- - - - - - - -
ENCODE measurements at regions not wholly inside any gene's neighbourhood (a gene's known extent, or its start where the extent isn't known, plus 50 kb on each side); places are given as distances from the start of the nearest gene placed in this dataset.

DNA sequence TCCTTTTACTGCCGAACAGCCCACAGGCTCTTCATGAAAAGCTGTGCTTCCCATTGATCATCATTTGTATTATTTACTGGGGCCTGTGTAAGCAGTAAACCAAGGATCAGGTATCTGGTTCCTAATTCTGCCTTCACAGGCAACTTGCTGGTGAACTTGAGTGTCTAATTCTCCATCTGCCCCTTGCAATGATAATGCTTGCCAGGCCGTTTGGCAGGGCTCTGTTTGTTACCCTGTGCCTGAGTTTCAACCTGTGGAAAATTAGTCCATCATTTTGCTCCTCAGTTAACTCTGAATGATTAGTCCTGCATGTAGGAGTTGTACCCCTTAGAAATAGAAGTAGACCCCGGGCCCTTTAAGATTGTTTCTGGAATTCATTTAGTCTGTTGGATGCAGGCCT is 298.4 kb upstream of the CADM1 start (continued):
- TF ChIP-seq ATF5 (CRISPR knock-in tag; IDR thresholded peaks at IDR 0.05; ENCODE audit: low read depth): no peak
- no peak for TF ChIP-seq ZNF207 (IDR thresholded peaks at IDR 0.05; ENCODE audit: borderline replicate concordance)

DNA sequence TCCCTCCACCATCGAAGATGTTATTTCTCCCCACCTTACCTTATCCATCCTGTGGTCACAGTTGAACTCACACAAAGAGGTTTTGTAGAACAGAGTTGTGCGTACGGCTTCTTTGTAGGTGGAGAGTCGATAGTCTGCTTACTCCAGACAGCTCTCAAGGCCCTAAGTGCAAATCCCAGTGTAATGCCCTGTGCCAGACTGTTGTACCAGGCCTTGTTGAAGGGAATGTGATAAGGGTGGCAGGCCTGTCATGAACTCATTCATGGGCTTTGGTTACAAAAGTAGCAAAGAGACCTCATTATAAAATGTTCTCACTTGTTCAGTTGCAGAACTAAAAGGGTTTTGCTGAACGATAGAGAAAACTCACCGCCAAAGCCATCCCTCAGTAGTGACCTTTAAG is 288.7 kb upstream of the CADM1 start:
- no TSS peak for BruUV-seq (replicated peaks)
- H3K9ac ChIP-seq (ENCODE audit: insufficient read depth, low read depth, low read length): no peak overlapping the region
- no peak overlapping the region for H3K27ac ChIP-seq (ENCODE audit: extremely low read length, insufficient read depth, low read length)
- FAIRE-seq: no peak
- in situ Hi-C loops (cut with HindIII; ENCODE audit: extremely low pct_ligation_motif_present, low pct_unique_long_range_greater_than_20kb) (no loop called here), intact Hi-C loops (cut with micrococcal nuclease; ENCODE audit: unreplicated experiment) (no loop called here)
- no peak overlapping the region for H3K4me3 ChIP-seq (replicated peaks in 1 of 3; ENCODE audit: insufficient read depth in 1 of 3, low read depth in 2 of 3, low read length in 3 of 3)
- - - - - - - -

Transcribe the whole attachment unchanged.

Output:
ENCODE measurements at regions not wholly inside any gene's neighbourhood (a gene's known extent, or its start where the extent isn't known, plus 50 kb on each side); places are given as distances from the start of the nearest gene placed in this dataset.

DNA sequence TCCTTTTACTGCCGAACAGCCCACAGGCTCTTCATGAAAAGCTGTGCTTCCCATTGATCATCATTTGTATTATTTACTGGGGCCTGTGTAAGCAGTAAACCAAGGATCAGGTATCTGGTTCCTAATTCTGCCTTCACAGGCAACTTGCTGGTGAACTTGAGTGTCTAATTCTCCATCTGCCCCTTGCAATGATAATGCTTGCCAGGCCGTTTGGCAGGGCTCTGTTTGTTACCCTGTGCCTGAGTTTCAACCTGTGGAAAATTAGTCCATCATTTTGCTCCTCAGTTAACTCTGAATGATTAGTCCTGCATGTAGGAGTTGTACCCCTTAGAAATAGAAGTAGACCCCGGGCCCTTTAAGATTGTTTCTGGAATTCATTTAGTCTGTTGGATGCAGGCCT is 298.4 kb upstream of the CADM1 start (continued):
- TF ChIP-seq ATF5 (CRISPR knock-in tag; IDR thresholded peaks at IDR 0.05; ENCODE audit: low read depth): no peak
- no peak for TF ChIP-seq ZNF207 (IDR thresholded peaks at IDR 0.05; ENCODE audit: borderline replicate concordance)

DNA sequence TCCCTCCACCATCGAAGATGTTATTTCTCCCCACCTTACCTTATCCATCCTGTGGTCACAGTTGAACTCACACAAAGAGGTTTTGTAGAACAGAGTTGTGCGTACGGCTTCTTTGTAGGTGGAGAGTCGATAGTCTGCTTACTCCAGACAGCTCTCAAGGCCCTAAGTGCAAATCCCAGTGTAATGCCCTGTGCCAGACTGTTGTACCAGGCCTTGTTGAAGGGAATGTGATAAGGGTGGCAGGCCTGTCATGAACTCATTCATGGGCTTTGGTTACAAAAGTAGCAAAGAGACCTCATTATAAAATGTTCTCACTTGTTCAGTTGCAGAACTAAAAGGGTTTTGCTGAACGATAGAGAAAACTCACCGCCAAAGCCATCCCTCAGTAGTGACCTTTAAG is 288.7 kb upstream of the CADM1 start:
- no TSS peak for BruUV-seq (replicated peaks)
- H3K9ac ChIP-seq (ENCODE audit: insufficient read depth, low read depth, low read length): no peak overlapping the region
- no peak overlapping the region for H3K27ac ChIP-seq (ENCODE audit: extremely low read length, insufficient read depth, low read length)
- FAIRE-seq: no peak
- in situ Hi-C loops (cut with HindIII; ENCODE audit: extremely low pct_ligation_motif_present, low pct_unique_long_range_greater_than_20kb) (no loop called here), intact Hi-C loops (cut with micrococcal nuclease; ENCODE audit: unreplicated experiment) (no loop called here)
- no peak overlapping the region for H3K4me3 ChIP-seq (replicated peaks in 1 of 3; ENCODE audit: insufficient read depth in 1 of 3, low read depth in 2 of 3, low read length in 3 of 3)